Papua New Guinea Prime Minister James Marape has asked the people of Papua New Guinea to “forgive” the country’s Foreign Minister, Justin Tkatchenko, after he apologised for his “primitive animals” comments.

Tkatchenko made the comments during an interview with the ABC on Wednesday, in response to people criticising his daughter over a TikTok video she posted.

In a statement issued late on Thursday, Marape said he was also offended by the remarks but had accepted the minister’s apology and “asked all Papua New Guineans to do likewise and forgive him”.

“We should not be labelling our citizens as ‘primitive animals’, even if they have wronged us,” he said.

The TikTok video — made during a PNG taxpayer-funded trip to the coronation of King Charles III — was tagged #aussiesinengland and flaunted cocktails and lavish meals at first-class airport lounges.

It triggered widespread anger in PNG, where almost 40 percent of people live below the basic needs poverty line, according to the World Bank.

“My daughter] is absolutely traumatised by these primitive animals. And I call them primitive animals because they are,” Tkatchenko said in the interview.

PNG Opposition Leader Joseph Lelang said Tkatchenko’s “racist” and “very derogatory2 comments were insulting to Papua New Guineans and he called for him to be sacked.

Government MP Belden Namah — the chairman of PNG’s Parliamentary Committee on Foreign Affairs — said if Tkatchenko did not resign as a member of parliament and renounce his citizenship, he should be sacked and have his citizenship revoked.

In the statement, Marape said he summoned Tkatchenko “to explain the circumstances behind the public outburst” and expressed concern about his use of words.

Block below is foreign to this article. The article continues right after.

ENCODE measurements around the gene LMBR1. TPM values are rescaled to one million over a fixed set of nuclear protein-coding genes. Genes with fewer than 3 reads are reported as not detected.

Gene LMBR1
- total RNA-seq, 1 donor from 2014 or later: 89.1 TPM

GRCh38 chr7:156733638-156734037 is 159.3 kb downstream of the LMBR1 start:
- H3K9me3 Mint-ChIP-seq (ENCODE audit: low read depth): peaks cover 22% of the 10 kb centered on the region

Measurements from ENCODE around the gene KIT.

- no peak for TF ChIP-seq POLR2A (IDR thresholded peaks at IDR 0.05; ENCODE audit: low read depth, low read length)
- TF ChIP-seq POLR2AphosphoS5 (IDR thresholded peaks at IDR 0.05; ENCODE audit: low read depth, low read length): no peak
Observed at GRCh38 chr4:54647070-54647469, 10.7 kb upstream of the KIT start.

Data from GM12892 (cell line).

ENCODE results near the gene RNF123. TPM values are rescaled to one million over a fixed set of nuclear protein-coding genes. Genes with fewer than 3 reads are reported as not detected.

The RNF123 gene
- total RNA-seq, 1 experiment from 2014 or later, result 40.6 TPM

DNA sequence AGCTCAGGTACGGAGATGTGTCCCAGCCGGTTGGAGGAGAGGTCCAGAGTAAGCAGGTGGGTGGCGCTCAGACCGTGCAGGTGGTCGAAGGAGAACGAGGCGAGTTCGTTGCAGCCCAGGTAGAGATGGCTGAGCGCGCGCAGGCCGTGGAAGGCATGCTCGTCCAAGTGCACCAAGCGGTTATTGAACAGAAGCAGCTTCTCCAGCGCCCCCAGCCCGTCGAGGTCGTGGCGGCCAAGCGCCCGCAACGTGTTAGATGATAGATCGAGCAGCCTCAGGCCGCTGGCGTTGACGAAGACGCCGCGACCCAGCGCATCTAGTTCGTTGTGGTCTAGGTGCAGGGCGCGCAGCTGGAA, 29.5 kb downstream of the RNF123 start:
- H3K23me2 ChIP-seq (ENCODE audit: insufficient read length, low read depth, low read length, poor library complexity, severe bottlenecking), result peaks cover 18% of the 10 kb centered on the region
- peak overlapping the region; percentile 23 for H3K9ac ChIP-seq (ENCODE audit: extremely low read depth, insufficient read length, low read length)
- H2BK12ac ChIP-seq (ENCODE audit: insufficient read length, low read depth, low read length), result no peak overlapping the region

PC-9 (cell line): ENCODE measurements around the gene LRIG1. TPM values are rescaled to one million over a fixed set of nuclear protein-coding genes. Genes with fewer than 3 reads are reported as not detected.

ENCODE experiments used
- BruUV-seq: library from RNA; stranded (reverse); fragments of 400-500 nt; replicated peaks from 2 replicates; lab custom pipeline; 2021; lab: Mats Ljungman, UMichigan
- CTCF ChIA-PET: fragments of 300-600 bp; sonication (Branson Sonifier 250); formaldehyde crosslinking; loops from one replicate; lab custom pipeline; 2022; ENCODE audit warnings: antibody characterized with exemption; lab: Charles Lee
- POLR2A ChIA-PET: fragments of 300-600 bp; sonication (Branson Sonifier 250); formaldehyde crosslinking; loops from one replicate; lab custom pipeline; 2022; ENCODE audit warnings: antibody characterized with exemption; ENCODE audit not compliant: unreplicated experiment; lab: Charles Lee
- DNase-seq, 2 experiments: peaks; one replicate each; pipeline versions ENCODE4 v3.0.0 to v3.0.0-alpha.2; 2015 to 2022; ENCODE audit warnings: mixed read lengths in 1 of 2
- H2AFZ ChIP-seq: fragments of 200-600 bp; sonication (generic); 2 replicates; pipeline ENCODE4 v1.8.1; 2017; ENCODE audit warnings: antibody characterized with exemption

“Minister Tkatchenko apologised to me and to the country for his remarks [and] for the use of the words ‘primitive animals’,” he said.

Marape said he apologised to PNG for Tkatchenko’s “unsavoury use of words”.

“I appeal to our people that we should rise above these issues and stand united as one people, one nation, one country regardless of colour or creed,” he said.

“We are a unique blend of ethnic diversities and, as Christians, we can forgive each other.

“I am also offended, like some of you, but our national character is put to the test … and we must show the world that we can forgive those who offend us.”

Marape highlighted the fact that US President Joe Biden, Indian Prime Minister Narendra Modi and 16 Pacific leaders were due to visit PNG in less than two weeks, “in what will be one of the most important events in our 48 years of nationhood”.

“This will be a momentous and historic occasion which should rally our nation together and we should not let this issue stand in the way,” he said.

“I ask our citizens, far and wide who have been offended by Minister Tkatchenko’s remarks to forgive him.

“The spotlight of the world is upon us now and for the next 10 days until the two global leaders arrive.

“There can be no greater reference for our national character than us showing the spirit of forgiveness,”